In the biggest forced occupation in Europe since the Second World War, Russia is to formally annex four more regions of Ukraine. The latest move comes after the Russians held referendums in the occupied territories over the last week in which the populations allegedly voted overwhelmingly to become part of Russia.
If Russia goes ahead, the occupation will be the largest forcible annexation in Europe since the Second World War, taking over 15 per cent of Ukraine’s land mass – 90,000 square km – into Russia, as well as four million people.
The so-called referendums – condemned by Ukraine and its allies as a sham – are claimed to have secured almost complete support for Russia’s annexation of Luhansk, Donetsk, Zaporizhzhia and Kherson in the east and south of Ukraine.
Accounts have been reported of election officials going door-to-door to collect ballots accompanied by armed Russian soldiers, and even of people being forced to mark their ballots at gunpoint.
The annexation comes as Russian president, Vladimir Putin, faces trouble at home, as mass protests take place against the president’s partial mobilisation order. More than 170,000 have reportedly fled Russia to avoid conscription, with Finland announcing today that it will be closing its borders to Russian tourists at midnight local time.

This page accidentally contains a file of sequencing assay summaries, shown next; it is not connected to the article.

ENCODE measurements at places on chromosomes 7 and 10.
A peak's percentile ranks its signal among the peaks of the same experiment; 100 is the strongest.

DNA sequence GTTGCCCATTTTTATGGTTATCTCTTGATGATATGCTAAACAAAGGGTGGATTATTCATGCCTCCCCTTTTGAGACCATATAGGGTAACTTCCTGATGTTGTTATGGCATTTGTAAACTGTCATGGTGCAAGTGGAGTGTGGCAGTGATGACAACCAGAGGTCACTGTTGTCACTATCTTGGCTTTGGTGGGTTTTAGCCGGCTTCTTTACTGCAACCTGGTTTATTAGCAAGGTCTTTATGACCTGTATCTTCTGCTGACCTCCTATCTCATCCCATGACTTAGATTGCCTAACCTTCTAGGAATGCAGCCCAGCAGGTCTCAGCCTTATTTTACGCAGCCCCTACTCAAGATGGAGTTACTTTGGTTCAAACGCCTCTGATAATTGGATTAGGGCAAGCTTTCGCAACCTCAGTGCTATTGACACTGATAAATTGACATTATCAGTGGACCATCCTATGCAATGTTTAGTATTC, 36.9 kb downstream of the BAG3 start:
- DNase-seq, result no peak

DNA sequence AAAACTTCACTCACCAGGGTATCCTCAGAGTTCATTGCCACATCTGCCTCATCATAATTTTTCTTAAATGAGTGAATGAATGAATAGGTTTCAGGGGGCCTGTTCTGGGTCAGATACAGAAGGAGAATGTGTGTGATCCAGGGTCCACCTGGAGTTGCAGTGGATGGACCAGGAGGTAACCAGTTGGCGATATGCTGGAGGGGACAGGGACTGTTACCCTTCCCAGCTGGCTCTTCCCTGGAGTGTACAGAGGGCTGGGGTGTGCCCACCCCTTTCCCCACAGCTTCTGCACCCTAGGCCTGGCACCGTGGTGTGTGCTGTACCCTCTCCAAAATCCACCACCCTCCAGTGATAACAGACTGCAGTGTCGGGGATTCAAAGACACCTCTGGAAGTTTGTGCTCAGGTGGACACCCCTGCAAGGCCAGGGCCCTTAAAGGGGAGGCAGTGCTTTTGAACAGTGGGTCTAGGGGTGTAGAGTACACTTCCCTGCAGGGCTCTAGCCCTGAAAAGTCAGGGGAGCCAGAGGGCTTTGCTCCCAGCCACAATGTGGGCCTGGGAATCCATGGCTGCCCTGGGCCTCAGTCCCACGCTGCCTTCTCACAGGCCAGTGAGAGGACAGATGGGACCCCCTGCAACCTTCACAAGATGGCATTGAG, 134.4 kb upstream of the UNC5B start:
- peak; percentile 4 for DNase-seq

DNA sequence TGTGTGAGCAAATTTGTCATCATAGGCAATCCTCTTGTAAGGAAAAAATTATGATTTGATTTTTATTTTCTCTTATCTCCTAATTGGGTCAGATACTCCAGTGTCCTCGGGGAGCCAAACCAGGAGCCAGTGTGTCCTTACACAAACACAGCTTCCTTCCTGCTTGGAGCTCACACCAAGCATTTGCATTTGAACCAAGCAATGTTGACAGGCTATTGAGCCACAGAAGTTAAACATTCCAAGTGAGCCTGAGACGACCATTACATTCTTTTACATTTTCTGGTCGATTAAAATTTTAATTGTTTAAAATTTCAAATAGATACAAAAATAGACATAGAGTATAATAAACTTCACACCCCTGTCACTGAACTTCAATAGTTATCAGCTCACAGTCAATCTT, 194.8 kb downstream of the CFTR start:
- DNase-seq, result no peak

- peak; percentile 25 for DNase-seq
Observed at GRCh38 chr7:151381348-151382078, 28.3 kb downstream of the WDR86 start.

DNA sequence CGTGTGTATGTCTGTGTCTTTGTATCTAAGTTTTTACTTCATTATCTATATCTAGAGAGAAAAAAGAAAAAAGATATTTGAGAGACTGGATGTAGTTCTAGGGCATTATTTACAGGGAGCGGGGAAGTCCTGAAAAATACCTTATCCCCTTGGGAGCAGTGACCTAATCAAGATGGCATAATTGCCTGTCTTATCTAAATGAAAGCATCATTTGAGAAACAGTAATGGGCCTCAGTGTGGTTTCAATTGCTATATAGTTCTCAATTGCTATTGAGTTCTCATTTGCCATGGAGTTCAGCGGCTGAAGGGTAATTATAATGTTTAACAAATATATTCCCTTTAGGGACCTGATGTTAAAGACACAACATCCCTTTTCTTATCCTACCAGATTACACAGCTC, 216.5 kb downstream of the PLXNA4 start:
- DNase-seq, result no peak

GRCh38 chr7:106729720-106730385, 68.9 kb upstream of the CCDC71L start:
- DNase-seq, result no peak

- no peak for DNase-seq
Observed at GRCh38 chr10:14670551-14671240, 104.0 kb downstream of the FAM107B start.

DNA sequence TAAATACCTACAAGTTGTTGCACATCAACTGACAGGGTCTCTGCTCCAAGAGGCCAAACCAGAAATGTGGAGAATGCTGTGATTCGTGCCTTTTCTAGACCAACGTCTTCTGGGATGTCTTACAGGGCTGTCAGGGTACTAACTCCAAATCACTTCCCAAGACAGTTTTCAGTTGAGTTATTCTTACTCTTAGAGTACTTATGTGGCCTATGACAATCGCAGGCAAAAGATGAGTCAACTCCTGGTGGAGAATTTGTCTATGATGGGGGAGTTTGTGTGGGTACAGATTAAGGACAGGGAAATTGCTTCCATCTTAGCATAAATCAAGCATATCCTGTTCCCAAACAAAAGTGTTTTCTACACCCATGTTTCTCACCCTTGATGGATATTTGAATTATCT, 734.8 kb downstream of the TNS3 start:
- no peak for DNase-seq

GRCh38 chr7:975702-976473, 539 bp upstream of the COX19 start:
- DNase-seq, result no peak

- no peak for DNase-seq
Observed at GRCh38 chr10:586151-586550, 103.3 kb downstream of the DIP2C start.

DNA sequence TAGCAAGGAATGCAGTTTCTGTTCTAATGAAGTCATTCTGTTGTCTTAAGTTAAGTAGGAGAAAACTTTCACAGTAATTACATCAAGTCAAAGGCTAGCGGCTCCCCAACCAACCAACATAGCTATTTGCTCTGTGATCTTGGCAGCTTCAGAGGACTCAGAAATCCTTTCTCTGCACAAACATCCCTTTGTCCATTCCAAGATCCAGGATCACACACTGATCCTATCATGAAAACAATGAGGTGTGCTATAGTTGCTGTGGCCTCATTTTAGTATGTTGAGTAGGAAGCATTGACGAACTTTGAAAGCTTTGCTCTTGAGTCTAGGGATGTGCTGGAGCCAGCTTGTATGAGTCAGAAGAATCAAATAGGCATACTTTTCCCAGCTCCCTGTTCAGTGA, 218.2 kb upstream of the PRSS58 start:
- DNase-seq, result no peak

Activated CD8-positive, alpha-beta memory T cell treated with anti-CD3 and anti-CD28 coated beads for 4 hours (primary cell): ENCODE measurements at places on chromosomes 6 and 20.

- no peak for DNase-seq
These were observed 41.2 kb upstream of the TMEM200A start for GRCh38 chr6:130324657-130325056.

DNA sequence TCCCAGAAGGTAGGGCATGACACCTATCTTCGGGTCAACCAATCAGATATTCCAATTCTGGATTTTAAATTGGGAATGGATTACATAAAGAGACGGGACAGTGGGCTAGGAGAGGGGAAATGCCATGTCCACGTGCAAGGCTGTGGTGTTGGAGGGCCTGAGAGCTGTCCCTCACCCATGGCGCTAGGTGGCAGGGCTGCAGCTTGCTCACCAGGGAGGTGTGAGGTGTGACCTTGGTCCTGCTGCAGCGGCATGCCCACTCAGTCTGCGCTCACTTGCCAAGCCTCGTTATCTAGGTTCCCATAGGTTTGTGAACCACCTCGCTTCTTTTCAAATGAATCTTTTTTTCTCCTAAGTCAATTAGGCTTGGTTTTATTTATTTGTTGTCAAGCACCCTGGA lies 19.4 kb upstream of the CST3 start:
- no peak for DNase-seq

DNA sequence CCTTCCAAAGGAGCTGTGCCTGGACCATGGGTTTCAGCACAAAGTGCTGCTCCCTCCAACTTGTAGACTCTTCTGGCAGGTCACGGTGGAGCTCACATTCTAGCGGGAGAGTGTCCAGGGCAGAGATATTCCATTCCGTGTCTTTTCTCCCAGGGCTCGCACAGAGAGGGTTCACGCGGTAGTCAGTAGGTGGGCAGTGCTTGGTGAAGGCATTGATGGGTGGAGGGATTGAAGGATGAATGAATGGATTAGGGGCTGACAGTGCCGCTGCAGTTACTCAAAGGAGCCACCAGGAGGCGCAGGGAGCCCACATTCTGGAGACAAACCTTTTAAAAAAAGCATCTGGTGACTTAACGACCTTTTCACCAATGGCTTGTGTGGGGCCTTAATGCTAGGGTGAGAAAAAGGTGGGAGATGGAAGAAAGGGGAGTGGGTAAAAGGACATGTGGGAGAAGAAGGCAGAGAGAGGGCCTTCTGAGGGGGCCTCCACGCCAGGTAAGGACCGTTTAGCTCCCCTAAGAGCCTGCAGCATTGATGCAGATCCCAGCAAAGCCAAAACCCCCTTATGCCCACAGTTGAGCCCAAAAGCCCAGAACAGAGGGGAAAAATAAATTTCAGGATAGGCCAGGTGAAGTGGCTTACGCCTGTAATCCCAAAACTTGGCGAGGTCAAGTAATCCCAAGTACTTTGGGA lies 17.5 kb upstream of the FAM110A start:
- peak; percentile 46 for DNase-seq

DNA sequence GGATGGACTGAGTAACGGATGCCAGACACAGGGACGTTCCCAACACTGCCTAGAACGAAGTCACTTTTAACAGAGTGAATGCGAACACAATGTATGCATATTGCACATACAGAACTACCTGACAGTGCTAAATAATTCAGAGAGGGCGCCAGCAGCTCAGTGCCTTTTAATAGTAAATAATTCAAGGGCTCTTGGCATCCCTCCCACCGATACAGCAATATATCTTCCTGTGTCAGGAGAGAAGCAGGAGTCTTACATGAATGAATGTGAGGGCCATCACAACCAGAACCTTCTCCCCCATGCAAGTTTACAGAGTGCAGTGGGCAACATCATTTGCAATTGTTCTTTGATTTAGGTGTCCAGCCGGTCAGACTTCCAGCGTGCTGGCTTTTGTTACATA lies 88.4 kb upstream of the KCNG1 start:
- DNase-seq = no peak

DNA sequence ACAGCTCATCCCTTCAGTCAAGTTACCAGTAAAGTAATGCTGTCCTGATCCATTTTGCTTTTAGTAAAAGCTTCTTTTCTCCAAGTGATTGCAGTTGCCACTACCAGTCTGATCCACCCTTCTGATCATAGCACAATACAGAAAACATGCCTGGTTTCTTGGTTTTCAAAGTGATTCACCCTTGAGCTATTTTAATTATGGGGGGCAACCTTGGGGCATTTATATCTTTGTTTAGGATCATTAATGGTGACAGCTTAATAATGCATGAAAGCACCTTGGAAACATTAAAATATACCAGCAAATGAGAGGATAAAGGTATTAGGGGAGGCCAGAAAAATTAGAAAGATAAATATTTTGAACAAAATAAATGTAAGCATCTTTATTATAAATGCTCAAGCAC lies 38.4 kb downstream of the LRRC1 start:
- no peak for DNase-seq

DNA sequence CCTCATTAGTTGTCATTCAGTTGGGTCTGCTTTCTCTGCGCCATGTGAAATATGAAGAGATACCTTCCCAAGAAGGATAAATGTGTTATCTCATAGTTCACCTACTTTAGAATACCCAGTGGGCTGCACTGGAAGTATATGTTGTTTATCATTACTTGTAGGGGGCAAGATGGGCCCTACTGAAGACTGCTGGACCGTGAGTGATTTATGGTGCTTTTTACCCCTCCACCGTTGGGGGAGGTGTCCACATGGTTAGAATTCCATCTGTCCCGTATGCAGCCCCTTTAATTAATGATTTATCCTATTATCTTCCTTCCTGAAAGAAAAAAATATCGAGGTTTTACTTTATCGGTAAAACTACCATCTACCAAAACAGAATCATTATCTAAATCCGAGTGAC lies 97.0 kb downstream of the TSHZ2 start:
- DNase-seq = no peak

While Putin will hold a signing ceremony in Moscow’s Red Square, where a stage and billboards have already been set up, much like he did in 2014 when Russian forces annexed Crimea.
Unlike in Crimea, Russia does not have full control of any of the four regions it is annexing, including the capital of Zaporizhzhia, which remains firmly in Ukrainian hands.
The West has not reacted kindly to this. The US plans to impose further sanctions, while the EU is mulling over whether or not to follow suit. Hungary has said that it will not support further sanctions if they include energy sanctions, stating “Hungary cannot support energy sanctions.
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